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    Yeah, I've had a great experience with them. I highly recommend them to people.
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  48. #48
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    OK, buying the bike cheaper is just that, getting it cheaper. That's all there is to it. You might get enough service to help you out when you need it, but you should learn how to work on your own bike anyway since it's much simpler than a car or computer.

    Now, the LBS comment isn't universal. I got my Stumpy FSR from a local shop. I didn't get the world's most competitive price on it because we are an hour away from other shops in Tucson. But, I wanted local support in case I had issues (like my broken bearings in my Jamis Dakar XLT, or the frame crack and eventual failure of my Mountain Cycle Moho, both of which I got little to no support in a timely manner). With the Stumpy, I normally do all my work but since I got it from a shop I took it in a couple of times for various issues. I've had:

    1. Warped rotors (they fixed)
    2. Squeeky headset (they tried to fix but couldn't hear it, and it worked out anyway)
    3. Leaky air spring in frame (it looks like it was the pump and how it disengages, but they rebuilt it anyway with support from Fox)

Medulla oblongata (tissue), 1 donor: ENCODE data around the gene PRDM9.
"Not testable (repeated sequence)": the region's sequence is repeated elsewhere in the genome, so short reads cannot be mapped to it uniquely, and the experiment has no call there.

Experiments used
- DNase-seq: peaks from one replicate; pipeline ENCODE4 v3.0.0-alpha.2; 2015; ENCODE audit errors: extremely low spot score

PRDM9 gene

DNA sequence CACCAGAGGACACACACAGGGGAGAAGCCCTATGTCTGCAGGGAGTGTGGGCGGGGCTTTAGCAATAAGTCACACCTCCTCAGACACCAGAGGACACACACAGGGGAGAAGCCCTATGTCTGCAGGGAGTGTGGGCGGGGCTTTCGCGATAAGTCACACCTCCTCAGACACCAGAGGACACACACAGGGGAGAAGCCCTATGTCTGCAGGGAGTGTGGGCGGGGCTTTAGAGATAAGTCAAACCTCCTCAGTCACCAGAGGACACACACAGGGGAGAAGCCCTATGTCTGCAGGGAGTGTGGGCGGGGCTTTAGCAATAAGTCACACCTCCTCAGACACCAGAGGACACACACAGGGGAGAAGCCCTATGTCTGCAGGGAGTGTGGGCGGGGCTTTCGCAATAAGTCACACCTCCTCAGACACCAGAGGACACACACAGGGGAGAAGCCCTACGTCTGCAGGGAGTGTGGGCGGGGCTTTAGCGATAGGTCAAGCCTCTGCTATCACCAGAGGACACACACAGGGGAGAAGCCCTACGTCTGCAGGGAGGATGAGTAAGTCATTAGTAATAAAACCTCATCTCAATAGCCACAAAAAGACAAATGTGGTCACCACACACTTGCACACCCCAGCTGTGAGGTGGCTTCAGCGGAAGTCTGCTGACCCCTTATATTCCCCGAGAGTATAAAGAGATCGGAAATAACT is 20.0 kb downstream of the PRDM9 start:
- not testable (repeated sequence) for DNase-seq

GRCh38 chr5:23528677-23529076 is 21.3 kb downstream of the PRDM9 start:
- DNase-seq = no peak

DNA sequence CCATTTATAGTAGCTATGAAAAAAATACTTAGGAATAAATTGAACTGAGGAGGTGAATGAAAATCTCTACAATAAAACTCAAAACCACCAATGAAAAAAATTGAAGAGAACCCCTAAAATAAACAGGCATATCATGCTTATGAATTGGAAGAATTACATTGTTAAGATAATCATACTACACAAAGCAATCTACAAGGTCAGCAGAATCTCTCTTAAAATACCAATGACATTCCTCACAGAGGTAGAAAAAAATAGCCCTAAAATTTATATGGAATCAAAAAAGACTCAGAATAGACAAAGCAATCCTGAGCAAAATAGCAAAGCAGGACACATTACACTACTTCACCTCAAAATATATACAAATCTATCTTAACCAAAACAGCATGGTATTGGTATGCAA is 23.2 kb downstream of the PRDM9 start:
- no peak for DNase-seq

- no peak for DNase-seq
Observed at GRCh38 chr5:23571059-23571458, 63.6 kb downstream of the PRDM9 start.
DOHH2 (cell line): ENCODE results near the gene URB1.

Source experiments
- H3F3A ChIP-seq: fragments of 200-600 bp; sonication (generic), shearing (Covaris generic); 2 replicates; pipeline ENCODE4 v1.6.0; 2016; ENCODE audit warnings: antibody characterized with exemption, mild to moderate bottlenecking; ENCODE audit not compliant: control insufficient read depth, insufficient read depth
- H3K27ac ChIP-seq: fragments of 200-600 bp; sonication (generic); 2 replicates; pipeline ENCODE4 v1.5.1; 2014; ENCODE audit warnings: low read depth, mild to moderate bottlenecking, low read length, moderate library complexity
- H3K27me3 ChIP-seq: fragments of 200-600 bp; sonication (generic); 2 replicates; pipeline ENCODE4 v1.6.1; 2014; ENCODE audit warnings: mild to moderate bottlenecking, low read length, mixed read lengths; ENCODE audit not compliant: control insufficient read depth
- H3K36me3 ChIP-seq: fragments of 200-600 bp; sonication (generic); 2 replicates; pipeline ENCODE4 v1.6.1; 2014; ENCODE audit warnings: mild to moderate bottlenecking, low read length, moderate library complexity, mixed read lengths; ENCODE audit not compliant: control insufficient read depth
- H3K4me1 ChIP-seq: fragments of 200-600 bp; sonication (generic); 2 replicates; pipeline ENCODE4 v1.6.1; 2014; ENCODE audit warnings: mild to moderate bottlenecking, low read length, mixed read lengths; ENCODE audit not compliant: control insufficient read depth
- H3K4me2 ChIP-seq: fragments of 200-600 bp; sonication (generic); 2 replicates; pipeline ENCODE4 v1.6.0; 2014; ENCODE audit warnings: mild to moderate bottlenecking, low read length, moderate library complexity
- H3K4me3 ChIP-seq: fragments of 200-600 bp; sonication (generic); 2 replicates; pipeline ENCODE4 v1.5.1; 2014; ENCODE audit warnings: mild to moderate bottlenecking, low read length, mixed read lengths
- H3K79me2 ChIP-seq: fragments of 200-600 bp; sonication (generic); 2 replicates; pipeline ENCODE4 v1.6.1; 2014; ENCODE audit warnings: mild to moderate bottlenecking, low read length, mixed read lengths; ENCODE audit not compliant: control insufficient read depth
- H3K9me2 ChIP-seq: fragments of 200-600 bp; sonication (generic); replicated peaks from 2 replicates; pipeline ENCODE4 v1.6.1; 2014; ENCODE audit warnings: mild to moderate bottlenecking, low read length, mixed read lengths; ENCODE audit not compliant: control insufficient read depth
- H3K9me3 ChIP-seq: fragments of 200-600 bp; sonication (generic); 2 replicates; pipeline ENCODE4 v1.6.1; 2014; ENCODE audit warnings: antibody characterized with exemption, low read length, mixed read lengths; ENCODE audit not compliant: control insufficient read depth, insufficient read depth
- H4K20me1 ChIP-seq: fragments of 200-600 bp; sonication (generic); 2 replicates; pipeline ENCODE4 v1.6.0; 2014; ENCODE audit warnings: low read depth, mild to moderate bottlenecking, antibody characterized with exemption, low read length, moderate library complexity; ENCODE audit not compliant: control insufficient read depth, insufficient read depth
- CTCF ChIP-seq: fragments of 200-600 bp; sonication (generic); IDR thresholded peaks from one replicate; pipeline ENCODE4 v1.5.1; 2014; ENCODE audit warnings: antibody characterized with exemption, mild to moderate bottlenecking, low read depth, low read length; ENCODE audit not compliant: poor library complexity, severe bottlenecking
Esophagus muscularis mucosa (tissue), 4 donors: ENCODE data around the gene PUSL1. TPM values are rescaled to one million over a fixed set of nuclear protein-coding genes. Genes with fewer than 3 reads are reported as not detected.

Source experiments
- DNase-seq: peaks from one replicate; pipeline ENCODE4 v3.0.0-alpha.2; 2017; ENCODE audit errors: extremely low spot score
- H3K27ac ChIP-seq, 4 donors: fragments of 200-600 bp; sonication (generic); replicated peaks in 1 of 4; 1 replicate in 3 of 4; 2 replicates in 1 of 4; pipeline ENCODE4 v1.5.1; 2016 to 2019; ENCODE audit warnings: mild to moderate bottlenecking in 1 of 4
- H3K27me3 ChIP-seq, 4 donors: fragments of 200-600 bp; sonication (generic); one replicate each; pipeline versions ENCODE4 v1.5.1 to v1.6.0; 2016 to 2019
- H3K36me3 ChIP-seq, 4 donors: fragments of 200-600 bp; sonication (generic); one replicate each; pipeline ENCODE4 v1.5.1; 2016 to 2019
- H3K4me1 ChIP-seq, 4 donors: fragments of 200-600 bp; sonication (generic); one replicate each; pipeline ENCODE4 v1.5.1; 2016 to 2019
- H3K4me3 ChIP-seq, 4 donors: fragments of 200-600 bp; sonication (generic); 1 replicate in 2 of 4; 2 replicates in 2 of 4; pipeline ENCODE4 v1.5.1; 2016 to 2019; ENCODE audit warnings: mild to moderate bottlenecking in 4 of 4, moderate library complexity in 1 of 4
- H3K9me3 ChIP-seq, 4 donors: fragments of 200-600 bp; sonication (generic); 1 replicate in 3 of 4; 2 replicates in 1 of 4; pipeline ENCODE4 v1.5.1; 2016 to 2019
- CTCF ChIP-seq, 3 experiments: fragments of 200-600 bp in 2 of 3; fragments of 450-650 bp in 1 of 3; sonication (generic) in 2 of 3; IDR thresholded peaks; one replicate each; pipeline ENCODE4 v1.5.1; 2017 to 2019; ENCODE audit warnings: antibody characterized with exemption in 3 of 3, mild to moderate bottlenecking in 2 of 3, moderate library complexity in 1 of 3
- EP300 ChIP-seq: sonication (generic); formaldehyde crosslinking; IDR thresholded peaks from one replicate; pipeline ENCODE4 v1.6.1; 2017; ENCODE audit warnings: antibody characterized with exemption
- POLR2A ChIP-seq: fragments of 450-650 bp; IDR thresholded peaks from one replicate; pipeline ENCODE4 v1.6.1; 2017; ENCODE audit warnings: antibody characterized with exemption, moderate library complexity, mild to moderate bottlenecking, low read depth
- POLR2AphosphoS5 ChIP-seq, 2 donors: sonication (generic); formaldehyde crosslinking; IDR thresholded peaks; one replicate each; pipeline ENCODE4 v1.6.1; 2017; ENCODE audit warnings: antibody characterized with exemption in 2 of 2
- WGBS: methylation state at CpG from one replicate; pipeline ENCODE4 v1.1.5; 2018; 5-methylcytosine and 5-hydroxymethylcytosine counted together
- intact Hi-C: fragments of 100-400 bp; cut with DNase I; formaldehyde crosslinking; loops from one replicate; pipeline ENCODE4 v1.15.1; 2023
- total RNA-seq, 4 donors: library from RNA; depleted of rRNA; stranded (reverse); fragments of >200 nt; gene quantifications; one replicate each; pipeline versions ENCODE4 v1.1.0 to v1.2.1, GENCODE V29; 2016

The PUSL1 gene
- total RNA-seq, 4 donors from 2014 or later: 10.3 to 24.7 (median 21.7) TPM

4. True my Crossmax SL (which I didn't buy from them, but since they are on the bike they do it for me)
    5. Check rear derailleur for damage due to shifting issue, only to change cable housing because it was damaged (they did this for free, which goes against what was stated earlier)

    This is why one reviews bike shops before buying from one. Mine wouldn't push off a bad size to me, and I wouldn't buy it to begin with. I don't believe they would jack with the saddle placement except to get proper length for your leg bone (which is the point of adjusting the saddle fore and aft, and not to make up for top tube length).

    With respect to switching stems, this is a valid adjustment to cover top tube length, although going beyond 110mm isn't the norm anymore. Although I remember people using 130mm-150mm back in the day.